Bryan Beatty, CFP®, AIF®, has been named one of Financial Times Top 400 Financial Advisers. The honor “provides a snapshot of the best professionals at traditional US broker-dealers.”
Beatty, a partner with Egan, Berger, & Weiner, LLC (EBW), is based in Vienna, Virginia and has nearly 30 years of experience in the financial industry. He is a graduate of the University of Maryland.
He was one of 12 financial advisers in the state of Virginia honored with this accolade.
Beatty, who is a former president of the Finance, Banking and Investment Society, also received the Chairman’s Circle 2018 honor from Voya.
How and why did you get into the business?
Bryan: I got into the business right out of college, mostly because I was studying finance with a concentration in investments. I took part in an investment challenge during college, creating a fictitious portfolio to invest for a certain period. Over the four year period, I kept finishing in the top one percent and I thought “Maybe I have a knack for this!”. This experience pushed me towards managing money for my career.
I started working in the business right after college in 1992. I joined a small independent broker dealer, where I had a limited number of products available to me. Both at this firm and at an insurance company I later joined, I kept coming back to wanting to do what is right for the client, even if it is not selling insurance. I knew I needed to take a different direction.
A turning point came when I attained a Certified Financial PlannerTM certification in 2003. This really put me down a new path of going independent and establishing my own financial planning firm. I wanted to find the right way to run a business that had an integrated approach to planning. In 2004, I folded my firm into Egan, Berger & Weiner, which has turned out really well.
What are the 2-3 keys to your success and growth?
Bryan: Getting my CFP® certification was the number one most important decision of my career. It provided clarity around what comprehensive financial planning looks like and a framework for how everything in the planning process should start.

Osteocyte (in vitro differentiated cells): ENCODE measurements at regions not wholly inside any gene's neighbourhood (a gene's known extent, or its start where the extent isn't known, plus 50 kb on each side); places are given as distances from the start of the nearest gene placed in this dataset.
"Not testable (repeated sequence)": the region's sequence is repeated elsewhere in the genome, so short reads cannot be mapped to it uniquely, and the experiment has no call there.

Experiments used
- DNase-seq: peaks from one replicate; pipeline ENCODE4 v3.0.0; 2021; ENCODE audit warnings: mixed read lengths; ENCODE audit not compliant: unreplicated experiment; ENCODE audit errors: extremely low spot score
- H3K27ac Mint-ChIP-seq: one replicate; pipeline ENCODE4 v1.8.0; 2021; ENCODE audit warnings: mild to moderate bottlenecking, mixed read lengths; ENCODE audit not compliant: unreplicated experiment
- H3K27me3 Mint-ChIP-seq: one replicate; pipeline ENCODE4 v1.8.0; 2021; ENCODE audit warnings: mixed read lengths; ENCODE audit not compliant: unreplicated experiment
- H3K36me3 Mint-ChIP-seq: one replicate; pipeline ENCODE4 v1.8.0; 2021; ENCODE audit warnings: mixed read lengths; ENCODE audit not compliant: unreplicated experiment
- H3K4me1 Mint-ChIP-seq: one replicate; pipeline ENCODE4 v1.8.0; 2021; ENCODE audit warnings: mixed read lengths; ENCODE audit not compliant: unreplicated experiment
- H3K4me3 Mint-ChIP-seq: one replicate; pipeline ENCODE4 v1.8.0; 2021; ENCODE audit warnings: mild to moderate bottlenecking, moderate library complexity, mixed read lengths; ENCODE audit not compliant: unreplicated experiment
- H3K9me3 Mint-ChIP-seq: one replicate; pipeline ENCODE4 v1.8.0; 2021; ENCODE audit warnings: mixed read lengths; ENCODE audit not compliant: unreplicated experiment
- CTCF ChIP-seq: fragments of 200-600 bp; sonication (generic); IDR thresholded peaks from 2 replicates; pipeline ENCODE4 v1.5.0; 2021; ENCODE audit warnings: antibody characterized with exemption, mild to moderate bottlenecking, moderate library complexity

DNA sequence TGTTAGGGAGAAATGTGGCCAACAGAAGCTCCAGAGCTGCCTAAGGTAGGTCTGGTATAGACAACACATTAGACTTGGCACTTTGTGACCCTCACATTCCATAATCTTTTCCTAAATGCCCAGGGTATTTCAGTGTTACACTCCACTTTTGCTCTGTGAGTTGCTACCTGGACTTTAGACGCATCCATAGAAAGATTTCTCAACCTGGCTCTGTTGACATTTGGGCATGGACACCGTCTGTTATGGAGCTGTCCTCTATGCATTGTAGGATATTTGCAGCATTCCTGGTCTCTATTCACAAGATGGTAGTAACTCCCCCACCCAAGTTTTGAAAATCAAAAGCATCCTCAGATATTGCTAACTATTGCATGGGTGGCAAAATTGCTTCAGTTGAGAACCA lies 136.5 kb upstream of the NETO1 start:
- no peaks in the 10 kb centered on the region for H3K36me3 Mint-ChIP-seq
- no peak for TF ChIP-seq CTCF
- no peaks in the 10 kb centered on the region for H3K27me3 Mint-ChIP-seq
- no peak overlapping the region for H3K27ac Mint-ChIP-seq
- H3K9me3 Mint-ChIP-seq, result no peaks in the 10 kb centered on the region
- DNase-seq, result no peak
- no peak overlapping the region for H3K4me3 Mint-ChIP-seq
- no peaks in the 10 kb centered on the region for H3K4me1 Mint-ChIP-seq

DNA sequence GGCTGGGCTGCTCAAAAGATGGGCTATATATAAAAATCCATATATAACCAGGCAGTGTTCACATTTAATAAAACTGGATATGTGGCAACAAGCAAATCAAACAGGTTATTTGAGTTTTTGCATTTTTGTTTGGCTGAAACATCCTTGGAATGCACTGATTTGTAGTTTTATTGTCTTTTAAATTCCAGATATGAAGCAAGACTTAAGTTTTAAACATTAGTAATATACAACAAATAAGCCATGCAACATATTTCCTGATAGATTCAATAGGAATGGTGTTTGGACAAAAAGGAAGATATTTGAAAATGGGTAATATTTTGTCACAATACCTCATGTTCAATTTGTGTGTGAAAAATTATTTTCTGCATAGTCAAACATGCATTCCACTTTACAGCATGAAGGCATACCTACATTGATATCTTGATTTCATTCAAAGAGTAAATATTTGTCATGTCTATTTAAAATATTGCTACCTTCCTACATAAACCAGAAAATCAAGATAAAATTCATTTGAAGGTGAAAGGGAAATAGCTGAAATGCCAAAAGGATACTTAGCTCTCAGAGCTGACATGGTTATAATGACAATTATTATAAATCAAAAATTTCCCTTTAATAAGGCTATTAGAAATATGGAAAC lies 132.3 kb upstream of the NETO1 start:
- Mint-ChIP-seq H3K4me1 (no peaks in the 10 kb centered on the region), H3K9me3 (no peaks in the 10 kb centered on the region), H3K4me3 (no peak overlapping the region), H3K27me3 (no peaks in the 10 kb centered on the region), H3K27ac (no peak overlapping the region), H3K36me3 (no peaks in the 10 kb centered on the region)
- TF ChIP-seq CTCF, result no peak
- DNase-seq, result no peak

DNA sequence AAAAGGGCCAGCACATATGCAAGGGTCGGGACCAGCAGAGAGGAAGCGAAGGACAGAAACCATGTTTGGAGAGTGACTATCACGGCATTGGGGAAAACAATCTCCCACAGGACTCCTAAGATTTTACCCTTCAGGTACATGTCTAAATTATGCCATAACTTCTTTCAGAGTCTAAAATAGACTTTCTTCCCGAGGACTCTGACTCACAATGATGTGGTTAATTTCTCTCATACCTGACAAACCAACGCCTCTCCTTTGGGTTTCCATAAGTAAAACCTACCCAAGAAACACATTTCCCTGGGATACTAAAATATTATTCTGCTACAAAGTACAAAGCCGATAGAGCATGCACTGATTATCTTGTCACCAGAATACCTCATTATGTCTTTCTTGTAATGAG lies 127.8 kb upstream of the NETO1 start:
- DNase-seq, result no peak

The second major turning point was joining Egan, Berger & Weiner. At the time I joined, there were only three principals and I took on 25% of the firm expenses before making any money. Despite the risk, I joined because we each brought complementary skills to the partnership. I had a management background, while the team at Egan, Berger & Weiner had marketing and leads. I brought greater management and sales structure and helped grow our opportunities much faster than any of us expected. Likewise, the firm has provided me with greater marketing and prospecting support that I could not have realized on my own.
What is your approach to financial planning?
Bryan: Everything stems from a financial plan. First, we determine where a client is on a macro level before making any sort of recommendations. We do not go into a meeting with any pre-conceived notions that everyone should have – for example - life insurance, long term care or any of the other hooks advisors use to gain clients. We take an approach that clients work with us for the financial plan and the advice that comes out of that plan. It is a very different angle from how I came into the business, which focused on the product or solution.
Clients may come in thinking they simply need a single solution to a problem. This is often true, but planning reveals additional or different problems that need solving. If you are selling the solution before the problems have been exposed, it is a backwards approach. We always start with the macro plan, after which we get to the specific products and solutions in a more natural and comfortable progression.
What kind of support do you get at Egan, Berger & Weiner and how has that helped you?